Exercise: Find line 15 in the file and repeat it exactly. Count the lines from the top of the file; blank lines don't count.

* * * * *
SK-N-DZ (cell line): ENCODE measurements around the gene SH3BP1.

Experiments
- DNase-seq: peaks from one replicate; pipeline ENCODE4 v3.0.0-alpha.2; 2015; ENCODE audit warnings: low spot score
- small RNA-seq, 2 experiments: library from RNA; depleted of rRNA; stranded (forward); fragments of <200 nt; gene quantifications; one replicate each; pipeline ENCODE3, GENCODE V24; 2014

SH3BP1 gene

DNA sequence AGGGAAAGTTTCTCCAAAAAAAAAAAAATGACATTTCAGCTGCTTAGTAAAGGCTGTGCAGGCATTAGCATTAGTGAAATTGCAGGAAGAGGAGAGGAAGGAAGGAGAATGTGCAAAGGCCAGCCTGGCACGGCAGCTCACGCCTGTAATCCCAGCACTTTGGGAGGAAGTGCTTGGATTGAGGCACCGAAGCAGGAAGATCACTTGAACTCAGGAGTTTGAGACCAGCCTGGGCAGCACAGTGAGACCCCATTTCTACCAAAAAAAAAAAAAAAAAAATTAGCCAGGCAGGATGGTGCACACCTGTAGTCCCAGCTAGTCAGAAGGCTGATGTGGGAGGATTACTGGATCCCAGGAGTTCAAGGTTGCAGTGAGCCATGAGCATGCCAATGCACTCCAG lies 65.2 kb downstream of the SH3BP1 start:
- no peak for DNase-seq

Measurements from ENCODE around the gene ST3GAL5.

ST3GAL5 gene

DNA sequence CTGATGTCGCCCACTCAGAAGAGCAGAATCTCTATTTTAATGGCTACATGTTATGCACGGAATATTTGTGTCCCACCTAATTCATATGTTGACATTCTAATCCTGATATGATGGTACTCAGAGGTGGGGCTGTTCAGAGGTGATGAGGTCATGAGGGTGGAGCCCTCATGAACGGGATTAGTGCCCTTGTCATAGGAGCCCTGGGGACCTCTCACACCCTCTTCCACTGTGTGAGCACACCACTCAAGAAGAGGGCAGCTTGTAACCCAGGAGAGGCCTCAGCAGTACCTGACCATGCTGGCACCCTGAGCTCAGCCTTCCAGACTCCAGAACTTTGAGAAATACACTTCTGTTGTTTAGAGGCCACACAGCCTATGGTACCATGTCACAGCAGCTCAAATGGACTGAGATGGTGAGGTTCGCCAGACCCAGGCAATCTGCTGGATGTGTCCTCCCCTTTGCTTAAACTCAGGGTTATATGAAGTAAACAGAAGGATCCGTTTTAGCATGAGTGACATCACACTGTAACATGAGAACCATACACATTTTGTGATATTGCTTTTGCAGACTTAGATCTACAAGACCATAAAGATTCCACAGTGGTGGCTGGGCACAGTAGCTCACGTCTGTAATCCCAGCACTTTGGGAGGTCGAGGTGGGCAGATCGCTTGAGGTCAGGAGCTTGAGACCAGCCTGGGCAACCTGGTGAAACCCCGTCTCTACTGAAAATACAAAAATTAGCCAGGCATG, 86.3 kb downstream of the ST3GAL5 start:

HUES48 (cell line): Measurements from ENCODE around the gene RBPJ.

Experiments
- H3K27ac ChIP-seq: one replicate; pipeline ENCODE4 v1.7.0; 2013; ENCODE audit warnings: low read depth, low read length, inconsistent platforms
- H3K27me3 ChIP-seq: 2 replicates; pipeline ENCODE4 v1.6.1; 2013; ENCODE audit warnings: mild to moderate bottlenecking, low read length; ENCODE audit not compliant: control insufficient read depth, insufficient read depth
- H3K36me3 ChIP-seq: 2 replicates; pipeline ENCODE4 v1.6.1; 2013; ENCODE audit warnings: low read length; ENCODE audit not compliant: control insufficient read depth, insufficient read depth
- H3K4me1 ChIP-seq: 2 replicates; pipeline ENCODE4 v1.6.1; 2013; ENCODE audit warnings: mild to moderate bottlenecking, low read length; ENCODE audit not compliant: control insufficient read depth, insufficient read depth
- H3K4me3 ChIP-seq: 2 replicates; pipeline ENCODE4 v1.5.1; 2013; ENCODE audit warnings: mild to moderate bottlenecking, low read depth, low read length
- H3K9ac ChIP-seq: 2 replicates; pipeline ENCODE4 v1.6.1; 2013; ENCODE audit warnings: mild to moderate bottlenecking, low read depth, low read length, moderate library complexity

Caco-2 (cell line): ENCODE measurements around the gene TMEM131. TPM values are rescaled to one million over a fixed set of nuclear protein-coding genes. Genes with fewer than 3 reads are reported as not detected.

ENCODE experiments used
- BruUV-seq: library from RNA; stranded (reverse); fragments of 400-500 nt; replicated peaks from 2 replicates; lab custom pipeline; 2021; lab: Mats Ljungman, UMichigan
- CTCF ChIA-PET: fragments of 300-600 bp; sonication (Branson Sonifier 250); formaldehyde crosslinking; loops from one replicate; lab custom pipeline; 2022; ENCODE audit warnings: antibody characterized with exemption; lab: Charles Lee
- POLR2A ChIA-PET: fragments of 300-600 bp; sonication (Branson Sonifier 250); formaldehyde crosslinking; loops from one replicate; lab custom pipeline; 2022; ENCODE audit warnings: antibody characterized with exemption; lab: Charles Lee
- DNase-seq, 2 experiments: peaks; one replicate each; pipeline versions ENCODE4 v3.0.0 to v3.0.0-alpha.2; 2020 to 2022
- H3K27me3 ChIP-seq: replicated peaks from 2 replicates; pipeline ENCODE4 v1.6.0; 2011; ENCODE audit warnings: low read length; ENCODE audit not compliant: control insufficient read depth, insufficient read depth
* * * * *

- H3K36me3 ChIP-seq: 2 replicates; pipeline ENCODE4 v1.6.1; 2013; ENCODE audit warnings: low read length; ENCODE audit not compliant: control insufficient read depth, insufficient read depth